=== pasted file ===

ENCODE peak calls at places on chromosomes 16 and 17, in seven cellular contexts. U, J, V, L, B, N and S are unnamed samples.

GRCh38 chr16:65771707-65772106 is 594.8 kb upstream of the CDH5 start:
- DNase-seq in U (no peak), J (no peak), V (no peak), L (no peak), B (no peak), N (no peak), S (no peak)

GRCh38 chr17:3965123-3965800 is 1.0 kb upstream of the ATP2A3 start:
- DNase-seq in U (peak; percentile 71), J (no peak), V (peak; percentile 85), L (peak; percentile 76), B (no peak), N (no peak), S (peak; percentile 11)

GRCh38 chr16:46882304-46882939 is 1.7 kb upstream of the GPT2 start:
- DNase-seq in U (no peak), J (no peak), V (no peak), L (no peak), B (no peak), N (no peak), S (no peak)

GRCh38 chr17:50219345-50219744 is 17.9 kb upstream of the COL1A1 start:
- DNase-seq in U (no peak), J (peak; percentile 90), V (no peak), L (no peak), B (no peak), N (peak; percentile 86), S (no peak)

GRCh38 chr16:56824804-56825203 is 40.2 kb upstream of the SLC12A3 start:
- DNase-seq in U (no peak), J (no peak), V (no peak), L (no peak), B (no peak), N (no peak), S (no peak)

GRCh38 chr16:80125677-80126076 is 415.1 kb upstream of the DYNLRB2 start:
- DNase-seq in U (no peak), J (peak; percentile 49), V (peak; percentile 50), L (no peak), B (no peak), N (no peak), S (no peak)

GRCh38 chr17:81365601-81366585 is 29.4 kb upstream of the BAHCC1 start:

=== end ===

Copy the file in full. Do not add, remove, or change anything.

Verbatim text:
ENCODE peak calls at places on chromosomes 16 and 17, in seven cellular contexts. U, J, V, L, B, N and S are unnamed samples.

GRCh38 chr16:65771707-65772106 is 594.8 kb upstream of the CDH5 start:
- DNase-seq in U (no peak), J (no peak), V (no peak), L (no peak), B (no peak), N (no peak), S (no peak)

GRCh38 chr17:3965123-3965800 is 1.0 kb upstream of the ATP2A3 start:
- DNase-seq in U (peak; percentile 71), J (no peak), V (peak; percentile 85), L (peak; percentile 76), B (no peak), N (no peak), S (peak; percentile 11)

GRCh38 chr16:46882304-46882939 is 1.7 kb upstream of the GPT2 start:
- DNase-seq in U (no peak), J (no peak), V (no peak), L (no peak), B (no peak), N (no peak), S (no peak)

GRCh38 chr17:50219345-50219744 is 17.9 kb upstream of the COL1A1 start:
- DNase-seq in U (no peak), J (peak; percentile 90), V (no peak), L (no peak), B (no peak), N (peak; percentile 86), S (no peak)

GRCh38 chr16:56824804-56825203 is 40.2 kb upstream of the SLC12A3 start:
- DNase-seq in U (no peak), J (no peak), V (no peak), L (no peak), B (no peak), N (no peak), S (no peak)

GRCh38 chr16:80125677-80126076 is 415.1 kb upstream of the DYNLRB2 start:
- DNase-seq in U (no peak), J (peak; percentile 49), V (peak; percentile 50), L (no peak), B (no peak), N (no peak), S (no peak)

GRCh38 chr17:81365601-81366585 is 29.4 kb upstream of the BAHCC1 start: